During the middle ages there were also important religious sites at Woodspring Priory and Muchelney Abbey. The present Diocese of Bath and Wells covers Somerset and a small area of Dorset. The Episcopal seat of the Bishop of Bath and Wells is now located in the Cathedral Church of Saint Andrew in the city of Wells, having been previously based at Bath Abbey. Before the English Reformation, it was a Roman Catholic diocese. There is also a Benedictine monastery, Saint Gregory's Abbey (commonly known as Downside Abbey), at Stratton-on-the-Fosse, and a Cistercian Cleeve Abbey near the village of Washford. Culbone Church is the smallest English parish church still holding services.
Many legends exist about Somerset. The Stanton Drew stone circles are said to have been formed when a wedding party continued to dance on the Lord's day. Likewise the Witch of Wookey Hole is said to have been turned to stone by a priest.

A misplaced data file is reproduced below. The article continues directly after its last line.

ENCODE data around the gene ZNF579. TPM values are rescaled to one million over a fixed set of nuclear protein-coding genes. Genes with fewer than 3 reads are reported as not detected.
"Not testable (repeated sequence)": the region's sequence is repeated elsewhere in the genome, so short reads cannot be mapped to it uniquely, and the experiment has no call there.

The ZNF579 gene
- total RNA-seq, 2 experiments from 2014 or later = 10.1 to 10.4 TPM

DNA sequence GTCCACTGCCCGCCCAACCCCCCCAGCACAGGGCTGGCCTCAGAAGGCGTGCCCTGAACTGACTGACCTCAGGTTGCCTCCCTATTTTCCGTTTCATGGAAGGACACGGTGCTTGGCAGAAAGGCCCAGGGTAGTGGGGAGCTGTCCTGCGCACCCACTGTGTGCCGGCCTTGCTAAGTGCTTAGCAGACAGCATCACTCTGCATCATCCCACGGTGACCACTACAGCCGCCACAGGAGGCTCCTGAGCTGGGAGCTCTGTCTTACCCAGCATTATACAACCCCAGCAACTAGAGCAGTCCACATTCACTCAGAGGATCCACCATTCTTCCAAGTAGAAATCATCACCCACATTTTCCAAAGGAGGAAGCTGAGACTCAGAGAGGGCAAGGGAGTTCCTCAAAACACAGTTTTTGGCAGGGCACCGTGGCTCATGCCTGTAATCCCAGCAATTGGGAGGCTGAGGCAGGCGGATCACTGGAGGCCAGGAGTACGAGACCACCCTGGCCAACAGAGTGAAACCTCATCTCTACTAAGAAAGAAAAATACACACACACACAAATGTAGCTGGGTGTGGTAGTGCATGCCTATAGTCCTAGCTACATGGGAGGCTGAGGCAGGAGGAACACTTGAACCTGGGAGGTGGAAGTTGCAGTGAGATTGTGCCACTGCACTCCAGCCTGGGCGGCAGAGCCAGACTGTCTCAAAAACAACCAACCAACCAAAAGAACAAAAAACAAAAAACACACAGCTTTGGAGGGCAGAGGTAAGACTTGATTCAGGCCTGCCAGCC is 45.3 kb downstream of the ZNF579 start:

The Norton Fitzwarren Dragon is just one of many stories about dragons in Somerset. After a battle a dragon was formed from the pile of corpses and it began terrorising the area by devouring children and destroying crops. A young man took on the beast and after a long and bloody struggle, he pierced the dragons heart and cut off its head. In All Saints Church, a sixteenth-century rood screen depicts the story.
.]] There are a number of museums and art galleries in the county, several of which are in Bath. These include: the American Museum in Britain, the Building of Bath Museum, the Herschel Museum of Astronomy, the Jane Austen Centre, and the Roman Baths. Fine art collections can be found at the Victoria Art Gallery, Holburne Museum of Art and the Museum of East Asian Art.
The main Somerset County Museum along with the Somerset Military Museum are in Taunton Castle, while museums such as the North Somerset Museum, the Somerset Rural Life Museum in Glastonbury and the Peat Moors Centre, explore the counties rural history and crafts.
Other visitor attractions reflect the cultural, historical and industrial heritage of the county: Claverton Pumping Station, Dunster Working Watermill, Nunney Castle, King John's Hunting Lodge in Axbridge, Radstock Museum and Westonzoyland Pumping Station Museum.